How much sleep do you really need? Probably more than you re getting

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152147261 You may want to think about hopping into bed a little earlier tonight. In a column published in The New York Times today, Jane E. Brody discusses the risks associated with not getting enough sleep. She argues that most people actually need seven or eight hours of sleep to function and that sleep deprivation can affect memory, learning, creativity, productivity, emotional stability and physical health.

She points to a variety of studies that have been done associating lack of sleep with detrimental consequences. She discusses studies linking lack of sleep to weight gain due to the fact that not only does lack of sleep mean that an individual has more time to eat and drink but also that lack of sleep is associated with an increase in the hormone ghrelin, an appetite stimulator. She also discusses studies pointing to increased risk of cardiovascular disease, stroke and type 2 diabetes due to lack of sleep. As she digs further into sleep research, she finds studies that show an association between sleep deprivation and increased risk of breast cancer and potentially cancerous colorectal polyps.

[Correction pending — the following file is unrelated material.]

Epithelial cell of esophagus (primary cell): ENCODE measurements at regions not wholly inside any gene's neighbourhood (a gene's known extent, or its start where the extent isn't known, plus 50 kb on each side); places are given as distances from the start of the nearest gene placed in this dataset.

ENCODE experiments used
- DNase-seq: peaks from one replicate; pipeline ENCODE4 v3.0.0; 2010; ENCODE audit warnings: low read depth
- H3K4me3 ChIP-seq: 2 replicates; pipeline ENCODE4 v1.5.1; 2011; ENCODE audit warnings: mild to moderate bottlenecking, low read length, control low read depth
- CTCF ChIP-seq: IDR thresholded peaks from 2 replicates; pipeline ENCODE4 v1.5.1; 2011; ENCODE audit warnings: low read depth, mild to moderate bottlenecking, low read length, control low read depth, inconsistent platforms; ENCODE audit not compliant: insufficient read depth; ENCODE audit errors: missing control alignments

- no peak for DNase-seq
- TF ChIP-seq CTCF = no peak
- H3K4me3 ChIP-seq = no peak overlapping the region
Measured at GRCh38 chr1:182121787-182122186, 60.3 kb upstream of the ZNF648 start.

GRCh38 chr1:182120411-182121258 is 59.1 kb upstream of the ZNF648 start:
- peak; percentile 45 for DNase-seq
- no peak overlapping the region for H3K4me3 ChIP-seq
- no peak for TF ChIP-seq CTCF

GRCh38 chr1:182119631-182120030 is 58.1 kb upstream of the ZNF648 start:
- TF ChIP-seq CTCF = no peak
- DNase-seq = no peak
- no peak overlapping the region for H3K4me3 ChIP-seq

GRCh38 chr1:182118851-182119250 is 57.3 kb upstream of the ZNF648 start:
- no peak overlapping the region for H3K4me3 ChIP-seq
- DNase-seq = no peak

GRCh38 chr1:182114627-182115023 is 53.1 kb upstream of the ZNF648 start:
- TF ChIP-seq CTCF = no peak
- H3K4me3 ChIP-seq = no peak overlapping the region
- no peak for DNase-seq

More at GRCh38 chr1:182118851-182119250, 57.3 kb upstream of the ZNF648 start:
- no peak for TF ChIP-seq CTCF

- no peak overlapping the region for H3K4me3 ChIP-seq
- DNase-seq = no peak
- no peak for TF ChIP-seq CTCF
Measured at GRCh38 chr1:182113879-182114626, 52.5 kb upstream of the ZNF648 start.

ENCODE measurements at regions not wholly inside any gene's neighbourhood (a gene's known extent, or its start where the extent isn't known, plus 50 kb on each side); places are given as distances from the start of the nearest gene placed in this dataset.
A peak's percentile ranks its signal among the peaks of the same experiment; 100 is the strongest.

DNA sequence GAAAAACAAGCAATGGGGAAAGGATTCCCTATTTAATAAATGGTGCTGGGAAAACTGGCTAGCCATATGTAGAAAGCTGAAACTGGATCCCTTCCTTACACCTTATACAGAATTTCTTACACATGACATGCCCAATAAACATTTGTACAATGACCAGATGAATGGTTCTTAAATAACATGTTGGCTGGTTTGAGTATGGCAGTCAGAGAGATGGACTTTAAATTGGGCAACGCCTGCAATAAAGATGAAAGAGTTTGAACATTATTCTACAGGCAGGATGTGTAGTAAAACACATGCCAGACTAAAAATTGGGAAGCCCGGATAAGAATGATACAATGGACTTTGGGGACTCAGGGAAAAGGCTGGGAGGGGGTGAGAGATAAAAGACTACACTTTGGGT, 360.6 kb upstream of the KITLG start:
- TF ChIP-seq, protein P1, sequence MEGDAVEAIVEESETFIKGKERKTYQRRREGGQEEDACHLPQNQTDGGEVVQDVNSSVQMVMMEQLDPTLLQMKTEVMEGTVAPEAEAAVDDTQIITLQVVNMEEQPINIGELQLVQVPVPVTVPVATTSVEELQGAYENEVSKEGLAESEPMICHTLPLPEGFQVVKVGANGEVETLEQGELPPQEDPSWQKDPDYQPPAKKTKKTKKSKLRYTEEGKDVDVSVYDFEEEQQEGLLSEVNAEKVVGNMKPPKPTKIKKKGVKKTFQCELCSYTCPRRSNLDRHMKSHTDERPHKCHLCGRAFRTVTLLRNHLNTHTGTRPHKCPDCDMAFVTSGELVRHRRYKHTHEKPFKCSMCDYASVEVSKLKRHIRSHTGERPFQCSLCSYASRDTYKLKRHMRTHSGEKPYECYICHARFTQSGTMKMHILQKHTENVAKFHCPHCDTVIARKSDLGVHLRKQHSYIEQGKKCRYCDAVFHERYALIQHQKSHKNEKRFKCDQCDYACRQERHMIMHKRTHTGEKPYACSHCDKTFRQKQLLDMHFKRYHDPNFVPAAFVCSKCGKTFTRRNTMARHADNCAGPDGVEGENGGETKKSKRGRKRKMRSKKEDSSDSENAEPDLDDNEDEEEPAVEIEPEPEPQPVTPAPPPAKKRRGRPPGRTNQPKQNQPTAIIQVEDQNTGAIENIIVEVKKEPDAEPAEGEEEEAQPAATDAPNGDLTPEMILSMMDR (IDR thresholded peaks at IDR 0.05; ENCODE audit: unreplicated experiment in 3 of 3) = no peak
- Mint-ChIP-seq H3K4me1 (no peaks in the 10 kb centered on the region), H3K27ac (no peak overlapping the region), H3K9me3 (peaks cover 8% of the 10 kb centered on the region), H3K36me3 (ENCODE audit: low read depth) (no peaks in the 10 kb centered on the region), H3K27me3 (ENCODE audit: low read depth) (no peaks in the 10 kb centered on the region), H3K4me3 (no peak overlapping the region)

And it s not just adults who may be affected by lack of sleep. Sleep deprivation in children was associated with the display of ADHD like symptoms, resulting in incorrect diagnoses of the disorder. And then there s the fact that during sleep, new learning and memory pathways become encoded in the brain, meaning that without adequate sleep, learning, memory and judgment will be compromised. Lastly, lack of sleep not only affects the individual who s not sleeping, but can also be dangerous to others. Sleep-deprived people on the road are just as impaired as those who have been drinking.

As if you really needed an excuse to get some more sleep, but if you did, this should suffice.